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What to do when you cannot get motivated?

  1. Mar 9, 2008 #1
    I know I should be studying, but all I want to do is listen to music, surf the web, and watch movies.

    What do you usually do to get motivated?
  2. jcsd
  3. Mar 9, 2008 #2
    Turn off the computer.
  4. Mar 9, 2008 #3
    I do all my homework at school before I go home. There are no distractions there.
  5. Mar 10, 2008 #4
    It sounds to me like you may have any of many problems. Maybe you don't find the material as interesting as other activities you do. Maybe you've let yourself slack, and have just realized that harder than one might think to get your brain back into gear, and easier to let it wander. From what you've told us, we don't know what's wrong. The simple and general solution is to -actively and honestly go do something else- for a while and come back when you're honestly ready to do work.

    If you need to take time off, like a term or two, do so. Most universities have provisions and procedures for students in currently good standing who wish to take a sabbatical. In any case, the most important thing is to be honest with yourself.

    I once had a roommate who did what you did - he was the smartest guy in our class, but at some point he lost interest in physics. He spent most of his day in bed at his computer watching downloaded movies, tv shows, and would occasionally go for extended hikes alone; all the while, he fell further and further behind in work. He wasn't honest with himself about his expectations, and couldn't deal with the fact that he was no longer at the top of his class even though he hadn't been doing the work to keep up for a whole year and a half. So he became afraid of not living up to his own self-image, and became ashamed of appearing in public, and lived an increasingly lonely life.

    He took a year off, and came back afterwards. The term started out fine, but after a few weeks he was back to his old habits of watching TV shows and surrfing the web to evade work. He committed suicide shortly after receiving notice that he was failing classes at midterms.

    Bottom line: don't end up like my roommate. Dont end up like the other people I hung out with who lost their way when they doubted their own choice of path and didn't know how to find their bearings again. Be honest with yourself. It's the one way you have to avoid wasting your time, your energy, your effort, your money, and your optimism.
  6. Mar 10, 2008 #5


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    This is a depressing story, but didn't your roommate undergo any form of counseling or psychiatric evaluation? Or did he simply fail to follow through?
  7. Mar 10, 2008 #6
    take away your distractions. Everyone stuggles with this (i think). For me I take my wireless card out of my comp, leave my cell phone at home and go to the library or coffee shop. Once I've gotten some progress then I feel more motivated.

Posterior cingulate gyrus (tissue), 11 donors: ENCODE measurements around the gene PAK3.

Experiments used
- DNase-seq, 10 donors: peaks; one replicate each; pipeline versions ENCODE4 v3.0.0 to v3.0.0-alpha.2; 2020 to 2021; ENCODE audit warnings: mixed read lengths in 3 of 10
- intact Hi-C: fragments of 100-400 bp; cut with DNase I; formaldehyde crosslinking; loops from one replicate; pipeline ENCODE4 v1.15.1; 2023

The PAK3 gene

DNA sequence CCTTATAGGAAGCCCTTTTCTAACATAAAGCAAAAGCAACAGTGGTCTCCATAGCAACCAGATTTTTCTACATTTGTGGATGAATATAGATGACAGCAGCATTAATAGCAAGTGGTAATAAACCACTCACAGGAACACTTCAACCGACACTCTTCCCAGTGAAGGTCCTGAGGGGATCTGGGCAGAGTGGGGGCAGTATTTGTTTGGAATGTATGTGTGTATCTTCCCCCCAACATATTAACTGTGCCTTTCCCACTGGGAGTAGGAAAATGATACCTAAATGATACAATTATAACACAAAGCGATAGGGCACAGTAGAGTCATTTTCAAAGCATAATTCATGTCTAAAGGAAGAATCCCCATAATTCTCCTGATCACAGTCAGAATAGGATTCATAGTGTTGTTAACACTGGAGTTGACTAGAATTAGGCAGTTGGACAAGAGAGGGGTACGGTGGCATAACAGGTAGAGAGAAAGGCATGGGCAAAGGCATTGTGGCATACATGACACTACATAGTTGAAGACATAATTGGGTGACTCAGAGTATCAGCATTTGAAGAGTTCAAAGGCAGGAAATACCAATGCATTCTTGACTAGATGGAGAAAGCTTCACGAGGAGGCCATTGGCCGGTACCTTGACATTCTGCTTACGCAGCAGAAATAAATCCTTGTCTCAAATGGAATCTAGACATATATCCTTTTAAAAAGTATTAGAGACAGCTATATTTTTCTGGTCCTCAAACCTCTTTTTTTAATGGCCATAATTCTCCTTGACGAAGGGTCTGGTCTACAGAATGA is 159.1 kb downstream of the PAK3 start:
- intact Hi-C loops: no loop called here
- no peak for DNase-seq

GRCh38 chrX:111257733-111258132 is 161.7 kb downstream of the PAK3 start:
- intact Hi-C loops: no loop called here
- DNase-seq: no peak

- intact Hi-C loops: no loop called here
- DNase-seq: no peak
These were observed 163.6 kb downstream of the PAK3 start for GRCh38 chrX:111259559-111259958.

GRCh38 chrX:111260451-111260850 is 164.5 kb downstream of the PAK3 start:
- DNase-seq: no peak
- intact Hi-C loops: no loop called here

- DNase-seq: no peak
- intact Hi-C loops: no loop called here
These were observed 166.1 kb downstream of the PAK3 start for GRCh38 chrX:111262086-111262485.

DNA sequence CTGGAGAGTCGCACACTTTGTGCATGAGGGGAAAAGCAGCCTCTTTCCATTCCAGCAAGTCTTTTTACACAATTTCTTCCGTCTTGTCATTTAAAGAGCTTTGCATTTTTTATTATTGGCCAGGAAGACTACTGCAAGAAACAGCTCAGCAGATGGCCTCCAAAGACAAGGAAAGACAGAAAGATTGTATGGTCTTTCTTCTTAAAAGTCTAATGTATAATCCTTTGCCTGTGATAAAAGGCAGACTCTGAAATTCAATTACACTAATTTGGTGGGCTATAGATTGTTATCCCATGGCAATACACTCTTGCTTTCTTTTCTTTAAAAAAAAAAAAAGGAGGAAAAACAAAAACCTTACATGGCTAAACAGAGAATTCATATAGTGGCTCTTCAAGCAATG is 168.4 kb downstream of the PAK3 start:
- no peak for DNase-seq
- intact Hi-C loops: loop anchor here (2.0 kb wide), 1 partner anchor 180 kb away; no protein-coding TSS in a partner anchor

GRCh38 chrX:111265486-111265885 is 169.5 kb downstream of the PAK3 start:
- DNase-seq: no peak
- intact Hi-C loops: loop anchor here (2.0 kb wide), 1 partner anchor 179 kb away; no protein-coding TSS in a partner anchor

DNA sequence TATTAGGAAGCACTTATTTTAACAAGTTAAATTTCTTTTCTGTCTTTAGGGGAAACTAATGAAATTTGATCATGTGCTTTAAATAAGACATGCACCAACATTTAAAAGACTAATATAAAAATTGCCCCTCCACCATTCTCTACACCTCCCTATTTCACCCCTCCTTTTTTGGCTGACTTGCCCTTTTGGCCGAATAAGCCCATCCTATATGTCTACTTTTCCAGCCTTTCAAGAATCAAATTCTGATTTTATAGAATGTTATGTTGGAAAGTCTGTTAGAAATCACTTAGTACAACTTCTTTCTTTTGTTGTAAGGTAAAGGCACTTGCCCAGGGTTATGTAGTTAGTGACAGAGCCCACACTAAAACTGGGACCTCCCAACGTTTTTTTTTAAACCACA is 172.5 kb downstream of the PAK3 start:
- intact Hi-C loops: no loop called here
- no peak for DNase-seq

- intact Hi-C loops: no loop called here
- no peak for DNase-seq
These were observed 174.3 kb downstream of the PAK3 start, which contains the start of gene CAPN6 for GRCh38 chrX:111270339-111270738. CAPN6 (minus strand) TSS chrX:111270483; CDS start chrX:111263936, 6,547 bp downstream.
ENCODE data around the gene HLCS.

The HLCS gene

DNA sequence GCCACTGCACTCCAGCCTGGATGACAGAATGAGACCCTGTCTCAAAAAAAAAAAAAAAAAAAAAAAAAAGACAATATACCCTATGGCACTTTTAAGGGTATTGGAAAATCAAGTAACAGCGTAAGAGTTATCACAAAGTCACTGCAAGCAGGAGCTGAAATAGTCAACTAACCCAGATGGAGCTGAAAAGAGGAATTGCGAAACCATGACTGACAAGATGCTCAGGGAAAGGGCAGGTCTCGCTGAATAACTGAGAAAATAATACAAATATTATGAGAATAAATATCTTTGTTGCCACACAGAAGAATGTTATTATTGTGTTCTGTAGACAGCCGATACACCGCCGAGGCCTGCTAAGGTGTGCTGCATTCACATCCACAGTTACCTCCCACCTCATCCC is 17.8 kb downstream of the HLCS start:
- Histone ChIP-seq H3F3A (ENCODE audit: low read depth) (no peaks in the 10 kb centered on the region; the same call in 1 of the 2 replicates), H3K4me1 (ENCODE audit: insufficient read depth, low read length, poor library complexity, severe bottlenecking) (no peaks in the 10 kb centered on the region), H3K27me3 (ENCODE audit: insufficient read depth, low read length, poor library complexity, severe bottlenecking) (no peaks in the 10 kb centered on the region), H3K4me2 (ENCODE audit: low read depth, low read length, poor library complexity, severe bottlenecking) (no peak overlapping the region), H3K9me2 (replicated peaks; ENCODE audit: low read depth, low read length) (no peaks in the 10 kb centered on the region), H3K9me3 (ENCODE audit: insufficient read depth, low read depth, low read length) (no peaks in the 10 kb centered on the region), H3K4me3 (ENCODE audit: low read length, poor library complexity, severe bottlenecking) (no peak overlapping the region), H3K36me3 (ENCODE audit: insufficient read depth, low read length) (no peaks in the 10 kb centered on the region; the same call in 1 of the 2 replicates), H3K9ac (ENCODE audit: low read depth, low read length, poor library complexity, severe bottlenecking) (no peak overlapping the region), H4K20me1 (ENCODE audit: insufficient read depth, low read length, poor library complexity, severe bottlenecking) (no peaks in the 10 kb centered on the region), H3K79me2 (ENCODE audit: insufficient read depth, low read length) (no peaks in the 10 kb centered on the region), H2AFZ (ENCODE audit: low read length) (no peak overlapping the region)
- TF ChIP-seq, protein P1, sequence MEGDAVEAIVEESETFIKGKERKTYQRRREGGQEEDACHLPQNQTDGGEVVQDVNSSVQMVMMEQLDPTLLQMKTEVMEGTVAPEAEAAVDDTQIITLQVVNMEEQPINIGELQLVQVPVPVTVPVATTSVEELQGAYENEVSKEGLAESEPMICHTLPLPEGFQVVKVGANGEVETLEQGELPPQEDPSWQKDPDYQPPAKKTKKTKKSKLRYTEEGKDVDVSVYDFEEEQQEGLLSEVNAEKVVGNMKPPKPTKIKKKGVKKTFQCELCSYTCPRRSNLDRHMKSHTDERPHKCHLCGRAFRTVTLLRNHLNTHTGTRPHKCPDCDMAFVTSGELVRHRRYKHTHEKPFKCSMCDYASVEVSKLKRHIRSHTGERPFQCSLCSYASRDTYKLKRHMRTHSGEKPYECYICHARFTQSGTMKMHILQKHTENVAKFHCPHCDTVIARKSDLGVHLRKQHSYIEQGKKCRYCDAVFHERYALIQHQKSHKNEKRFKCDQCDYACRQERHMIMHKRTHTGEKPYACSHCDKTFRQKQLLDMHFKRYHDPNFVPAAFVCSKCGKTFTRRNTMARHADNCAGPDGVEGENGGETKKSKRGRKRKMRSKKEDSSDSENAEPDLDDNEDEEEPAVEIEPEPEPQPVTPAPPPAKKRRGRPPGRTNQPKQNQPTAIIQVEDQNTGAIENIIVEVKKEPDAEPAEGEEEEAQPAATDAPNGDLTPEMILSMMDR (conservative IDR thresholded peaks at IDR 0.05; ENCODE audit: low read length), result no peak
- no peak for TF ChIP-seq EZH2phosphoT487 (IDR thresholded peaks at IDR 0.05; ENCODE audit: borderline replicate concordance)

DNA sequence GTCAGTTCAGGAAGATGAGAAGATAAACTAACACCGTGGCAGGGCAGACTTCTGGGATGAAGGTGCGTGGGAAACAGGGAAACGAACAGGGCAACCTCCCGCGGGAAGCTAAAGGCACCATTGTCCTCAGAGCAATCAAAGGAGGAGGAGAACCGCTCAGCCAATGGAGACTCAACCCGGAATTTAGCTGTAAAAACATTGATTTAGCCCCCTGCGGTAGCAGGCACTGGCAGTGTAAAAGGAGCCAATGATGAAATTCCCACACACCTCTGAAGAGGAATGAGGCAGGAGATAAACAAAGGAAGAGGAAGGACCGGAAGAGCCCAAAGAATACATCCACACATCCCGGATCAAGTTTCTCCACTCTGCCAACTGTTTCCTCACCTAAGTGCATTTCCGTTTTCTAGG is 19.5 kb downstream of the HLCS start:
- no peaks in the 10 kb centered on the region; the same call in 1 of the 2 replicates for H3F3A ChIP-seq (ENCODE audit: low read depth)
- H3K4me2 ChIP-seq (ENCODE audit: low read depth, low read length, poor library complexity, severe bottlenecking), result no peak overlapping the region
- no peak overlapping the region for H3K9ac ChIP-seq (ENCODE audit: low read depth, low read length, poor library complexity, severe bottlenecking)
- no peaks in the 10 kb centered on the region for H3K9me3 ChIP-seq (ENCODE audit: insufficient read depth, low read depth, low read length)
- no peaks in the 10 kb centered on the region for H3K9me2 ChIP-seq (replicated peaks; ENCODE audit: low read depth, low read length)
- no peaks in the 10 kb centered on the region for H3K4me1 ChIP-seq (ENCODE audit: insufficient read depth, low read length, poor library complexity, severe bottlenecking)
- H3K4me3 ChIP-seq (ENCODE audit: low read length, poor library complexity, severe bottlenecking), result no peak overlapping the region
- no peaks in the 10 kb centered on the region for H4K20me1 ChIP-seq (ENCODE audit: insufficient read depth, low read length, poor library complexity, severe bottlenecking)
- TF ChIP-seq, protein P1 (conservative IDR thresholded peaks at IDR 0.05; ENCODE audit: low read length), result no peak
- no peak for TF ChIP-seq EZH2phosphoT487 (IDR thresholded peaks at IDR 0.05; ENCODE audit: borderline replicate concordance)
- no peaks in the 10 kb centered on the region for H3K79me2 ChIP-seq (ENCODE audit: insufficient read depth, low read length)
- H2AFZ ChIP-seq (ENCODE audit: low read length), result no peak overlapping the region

Also, I find that making excuses for myself is easy. Don't let yourself do this. You'll have be able to find more excuses and put things off. Plan ahead to get away from your distractions.

    Good luck.
  8. Mar 10, 2008 #7
    Drop out and get a job if you really can't concentrate I think I know what you've got and University is not a good place for you to be right now.

    Go get a job and watch movies after work. Seriously after a year or two you will get so sick of it you'll be begging to go back to study.
  9. Mar 10, 2008 #8
    How are you doing in your classes? Are you being challenged? If not, that might be part of the reason as well (it has been for me in some cases).

    Are you falling behind in your work or are you keeping up with assignments?

    You'll pretty much need to force yourself to study and get away from the stuff that distracts you. I find that getting out of the house...going to the local coffee shop or to the library to study helps me concentrate.
  10. Mar 10, 2008 #9
    Just do this.

    And imagine yourself accepting the nobel prize in the future.
  11. Mar 10, 2008 #10
    Guys, thanks, I should have been more specific.

    I'm not in college right now. I need to study some math, so as to pass placement exams this summer before going to a community college to begin a math major.

    I know I can learn the material, although yes it will challange me, but the biggest thing is probably the distractions like some have mentioned.

    I do have an interst in math, so it's not like it would actually bore me to study.

    I guess I really do just have to turn the computer off as it's too tempting to get online and check something every 5 minutes!
  12. Mar 10, 2008 #11
    I don't think you need to feel bad about your career choice just because the internet is more interesting. If I had a job that was more interesting than the Internet, I'd have it *made*.

    The problem here is that math is interesting, but it's a long, sustained kind of interest. If you can develop a taste for that kind of interest, you might find it easier to avoid distractions.

    www.dontbreakthechain.com is a good tool to avoid distractions. The way it works is that you decide on a goal and mark every day that you achieve that goal. Eventually, you'll get a chain of days where you achieved your goal, and you'll be motivated not to break it.